This re-analysis study (n=20) investigated the impact of acute LSD (75μg) administration on thalamocortical connectivity in healthy volunteers. The study utilized structural and resting-state fMRI to examine the thalamus at the nucleus-specific level. LSD intake was found to increase functional connectivity between the thalamus’s ventral complex, pulvinar, and non-specific nuclei, particularly with sensory cortices such as somatosensory and auditory networks, as well as parts of the associative cortex dense in serotonin type 2A receptors. The study also reported decreased connectivity between the striatum and thalamus.
Abstract of LSD-induced changes in the functional connectivity of distinct thalamic nuclei
“The role of the thalamus in mediating the effects of lysergic acid diethylamide (LSD) was recently proposed in a model of communication and corroborated by imaging studies. However, a detailed analysis of LSD effects on nuclei-resolved thalamocortical connectivity is still missing. Here, in a group of healthy volunteers, we evaluated whether LSD intake alters the thalamocortical coupling in a nucleus-specific manner. Structural and resting-state functional Magnetic Resonance Imaging (MRI) data were acquired in a placebo-controlled study on subjects exposed to acute LSD administration. Structural MRI was used to parcel the thalamus into its constituent nuclei based on individual anatomy. Nucleus-specific changes of resting-state functional MRI (rs-fMRI) connectivity were mapped using a seed-based approach. LSD intake selectively increased the thalamocortical functional connectivity (FC) of the ventral complex, pulvinar, and non-specific nuclei. Functional coupling was increased between these nuclei and sensory cortices that include the somatosensory and auditory networks. The ventral and pulvinar nuclei also exhibited increased FC with parts of the associative cortex that are dense in serotonin type 2A receptors. These areas are hyperactive and hyper-connected upon LSD intake. At subcortical levels, LSD increased the functional coupling among the thalamus’s ventral, pulvinar, and non-specific nuclei, but decreased the striatal-thalamic connectivity. These findings unravel some LSD effects on the modulation of subcortical-cortical circuits and associated behavioral outputs.”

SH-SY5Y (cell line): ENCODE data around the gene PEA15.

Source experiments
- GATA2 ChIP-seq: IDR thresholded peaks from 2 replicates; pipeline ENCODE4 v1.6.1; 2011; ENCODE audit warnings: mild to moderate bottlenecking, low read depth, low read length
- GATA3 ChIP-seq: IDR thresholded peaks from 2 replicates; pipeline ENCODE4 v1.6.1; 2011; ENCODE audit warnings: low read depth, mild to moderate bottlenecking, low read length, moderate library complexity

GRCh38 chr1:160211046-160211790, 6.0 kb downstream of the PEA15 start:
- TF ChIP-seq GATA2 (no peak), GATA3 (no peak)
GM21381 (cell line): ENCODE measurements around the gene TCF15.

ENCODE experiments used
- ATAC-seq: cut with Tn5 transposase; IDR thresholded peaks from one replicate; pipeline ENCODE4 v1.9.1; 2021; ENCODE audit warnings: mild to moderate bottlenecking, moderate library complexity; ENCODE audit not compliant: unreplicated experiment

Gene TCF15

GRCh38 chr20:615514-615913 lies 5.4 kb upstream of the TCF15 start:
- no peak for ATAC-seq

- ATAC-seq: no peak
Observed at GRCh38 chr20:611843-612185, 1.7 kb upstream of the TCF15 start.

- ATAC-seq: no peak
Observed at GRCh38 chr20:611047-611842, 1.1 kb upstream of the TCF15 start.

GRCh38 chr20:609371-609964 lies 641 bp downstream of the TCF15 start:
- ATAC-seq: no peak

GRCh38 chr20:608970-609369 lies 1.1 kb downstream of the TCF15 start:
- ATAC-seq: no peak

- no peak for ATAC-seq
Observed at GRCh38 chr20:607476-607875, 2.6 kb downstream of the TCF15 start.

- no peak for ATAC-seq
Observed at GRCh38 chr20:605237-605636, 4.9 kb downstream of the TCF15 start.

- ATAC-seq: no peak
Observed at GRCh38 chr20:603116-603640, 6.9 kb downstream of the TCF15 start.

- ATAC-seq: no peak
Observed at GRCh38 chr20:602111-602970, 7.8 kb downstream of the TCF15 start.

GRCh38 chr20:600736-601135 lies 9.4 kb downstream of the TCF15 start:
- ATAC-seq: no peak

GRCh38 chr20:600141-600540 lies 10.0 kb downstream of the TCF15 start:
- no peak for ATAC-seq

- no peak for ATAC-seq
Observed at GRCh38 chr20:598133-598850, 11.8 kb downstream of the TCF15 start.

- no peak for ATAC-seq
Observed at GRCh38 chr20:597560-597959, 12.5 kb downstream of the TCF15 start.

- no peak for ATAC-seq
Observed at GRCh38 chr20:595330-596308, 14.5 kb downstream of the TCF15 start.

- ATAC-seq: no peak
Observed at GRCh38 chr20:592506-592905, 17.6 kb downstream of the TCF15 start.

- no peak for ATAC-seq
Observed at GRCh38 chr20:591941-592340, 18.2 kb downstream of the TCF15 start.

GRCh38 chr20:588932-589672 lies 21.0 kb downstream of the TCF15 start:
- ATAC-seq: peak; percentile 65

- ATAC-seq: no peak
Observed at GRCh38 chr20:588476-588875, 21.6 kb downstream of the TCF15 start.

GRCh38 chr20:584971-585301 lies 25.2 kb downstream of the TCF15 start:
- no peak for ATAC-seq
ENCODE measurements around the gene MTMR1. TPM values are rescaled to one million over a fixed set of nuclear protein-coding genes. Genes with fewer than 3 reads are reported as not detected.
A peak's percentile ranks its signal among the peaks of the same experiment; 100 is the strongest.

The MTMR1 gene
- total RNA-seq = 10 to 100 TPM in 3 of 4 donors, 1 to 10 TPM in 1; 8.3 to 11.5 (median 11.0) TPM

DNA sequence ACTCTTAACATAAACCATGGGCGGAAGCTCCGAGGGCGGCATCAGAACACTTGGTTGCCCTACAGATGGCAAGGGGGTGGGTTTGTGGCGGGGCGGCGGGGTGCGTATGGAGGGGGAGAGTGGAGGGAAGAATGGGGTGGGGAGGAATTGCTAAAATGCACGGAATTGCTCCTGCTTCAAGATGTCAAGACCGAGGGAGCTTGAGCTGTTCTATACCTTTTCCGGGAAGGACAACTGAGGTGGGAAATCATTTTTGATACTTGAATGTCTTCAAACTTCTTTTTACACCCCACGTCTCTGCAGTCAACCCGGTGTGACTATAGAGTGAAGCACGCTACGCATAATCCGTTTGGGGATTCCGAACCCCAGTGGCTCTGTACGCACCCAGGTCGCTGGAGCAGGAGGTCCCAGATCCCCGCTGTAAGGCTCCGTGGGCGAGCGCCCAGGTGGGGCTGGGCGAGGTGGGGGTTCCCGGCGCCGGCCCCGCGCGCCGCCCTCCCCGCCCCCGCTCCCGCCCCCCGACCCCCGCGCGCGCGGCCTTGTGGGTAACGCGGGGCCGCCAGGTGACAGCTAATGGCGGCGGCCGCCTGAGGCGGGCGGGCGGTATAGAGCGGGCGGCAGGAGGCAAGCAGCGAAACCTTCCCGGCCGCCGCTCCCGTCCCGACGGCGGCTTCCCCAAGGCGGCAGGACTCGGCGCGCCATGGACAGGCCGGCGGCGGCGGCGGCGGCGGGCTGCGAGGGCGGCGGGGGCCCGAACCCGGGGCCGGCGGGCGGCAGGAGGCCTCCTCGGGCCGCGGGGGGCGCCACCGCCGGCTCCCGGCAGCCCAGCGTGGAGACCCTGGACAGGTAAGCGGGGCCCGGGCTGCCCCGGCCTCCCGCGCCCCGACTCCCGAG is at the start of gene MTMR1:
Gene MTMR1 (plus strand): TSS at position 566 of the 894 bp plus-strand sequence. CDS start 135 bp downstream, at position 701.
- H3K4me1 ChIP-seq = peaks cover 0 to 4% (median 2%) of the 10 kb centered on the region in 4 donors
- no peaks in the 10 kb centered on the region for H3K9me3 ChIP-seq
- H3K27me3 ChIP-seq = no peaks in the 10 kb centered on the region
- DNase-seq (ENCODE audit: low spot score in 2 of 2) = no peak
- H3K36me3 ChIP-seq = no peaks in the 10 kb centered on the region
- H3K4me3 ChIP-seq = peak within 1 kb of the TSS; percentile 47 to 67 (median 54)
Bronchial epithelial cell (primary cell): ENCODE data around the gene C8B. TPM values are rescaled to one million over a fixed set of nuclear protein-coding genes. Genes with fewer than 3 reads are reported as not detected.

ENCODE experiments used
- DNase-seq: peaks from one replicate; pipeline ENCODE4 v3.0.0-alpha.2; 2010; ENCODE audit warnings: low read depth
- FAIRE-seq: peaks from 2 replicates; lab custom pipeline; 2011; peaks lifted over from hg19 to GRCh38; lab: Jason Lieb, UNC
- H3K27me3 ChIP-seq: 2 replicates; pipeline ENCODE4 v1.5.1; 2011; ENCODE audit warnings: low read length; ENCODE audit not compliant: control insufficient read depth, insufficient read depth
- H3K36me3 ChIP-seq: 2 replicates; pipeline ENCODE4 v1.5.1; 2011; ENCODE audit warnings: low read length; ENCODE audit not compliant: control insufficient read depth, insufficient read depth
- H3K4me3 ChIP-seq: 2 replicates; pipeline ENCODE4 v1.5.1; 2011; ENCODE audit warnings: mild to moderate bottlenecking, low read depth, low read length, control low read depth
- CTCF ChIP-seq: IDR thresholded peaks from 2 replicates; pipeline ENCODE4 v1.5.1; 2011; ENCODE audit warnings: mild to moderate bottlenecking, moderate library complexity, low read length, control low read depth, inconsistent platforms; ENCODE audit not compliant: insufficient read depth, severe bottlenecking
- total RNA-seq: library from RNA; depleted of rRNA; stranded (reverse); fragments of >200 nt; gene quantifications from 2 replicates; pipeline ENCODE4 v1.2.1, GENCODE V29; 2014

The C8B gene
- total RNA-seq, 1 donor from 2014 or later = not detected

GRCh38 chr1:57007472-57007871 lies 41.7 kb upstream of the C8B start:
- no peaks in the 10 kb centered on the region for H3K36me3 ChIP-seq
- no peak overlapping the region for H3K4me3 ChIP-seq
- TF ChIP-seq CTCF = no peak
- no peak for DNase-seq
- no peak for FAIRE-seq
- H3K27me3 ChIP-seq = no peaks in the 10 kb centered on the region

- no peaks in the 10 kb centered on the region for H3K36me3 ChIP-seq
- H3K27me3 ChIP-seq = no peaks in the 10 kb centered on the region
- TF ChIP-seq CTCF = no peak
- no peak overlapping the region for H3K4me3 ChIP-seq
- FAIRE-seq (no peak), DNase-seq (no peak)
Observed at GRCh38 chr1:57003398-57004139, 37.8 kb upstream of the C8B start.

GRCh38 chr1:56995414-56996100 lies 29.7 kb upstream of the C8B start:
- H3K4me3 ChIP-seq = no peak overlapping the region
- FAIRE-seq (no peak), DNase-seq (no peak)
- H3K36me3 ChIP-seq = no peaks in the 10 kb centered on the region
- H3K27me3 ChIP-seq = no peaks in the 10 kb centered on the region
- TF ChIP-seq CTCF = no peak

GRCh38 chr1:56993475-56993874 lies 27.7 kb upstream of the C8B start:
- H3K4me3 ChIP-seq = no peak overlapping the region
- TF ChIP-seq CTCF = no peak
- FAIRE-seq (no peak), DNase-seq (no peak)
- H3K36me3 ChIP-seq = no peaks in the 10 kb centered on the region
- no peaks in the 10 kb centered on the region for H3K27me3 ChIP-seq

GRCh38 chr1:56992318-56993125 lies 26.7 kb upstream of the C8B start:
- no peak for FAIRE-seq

Authors: Stefano Delli Pizzi, Piero Chiacchiaretta, Carlo Sestieri, Antonio Ferretti, Maria Giulia Tullo, Stefania Della Penna, Giovanni Martinotti, Marco Onofrj, Leor Roseman, Christopher Bernhard Timmermann Slater, David J. Nutt, Robin L. Carhart-Harris & Stefano L. Sensi
Summary of LSD-induced changes in the functional connectivity of distinct thalamic nuclei
LSD is a psychoactive drug that alters perception and consciousness. It has regained attention as a way to investigate the neural bases of perception, cognition, and consciousness, and as a supplementary tool for the treatment of psychiatric disorders.
Recent experimental data indicate that subcortical structures play a synergic role with the neocortex in mediating the psychedelic experience. Psychedelic drugs alter the functional connectivity between the thalamus and primary sensory cortices, including the sensorimotor, auditory, and visual networks. The thalamus contains several highly interconnected nuclei of first- and high-order, which contribute to shaping the cortico-cortical communication flows. Although the intralaminar (IT) complex is considered among the high-order nuclei, it shares some functional properties with the first-order nuclei.
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Pizzi, S. D., Chiacchiaretta, P., Sestieri, C., Ferretti, A., Tullo, M. G., Della Penna, S., ... & Sensi, S. L. (2023). LSD-induced changes in the functional connectivity of distinct thalamic nuclei. NeuroImage, 120414.
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Using three different neuroimaging techniques (ASL, BOLD, MEG), this single-blind, placebo-controlled study highlighted the neurological underpinnings of the LSD/psychedelic (75μg) experience.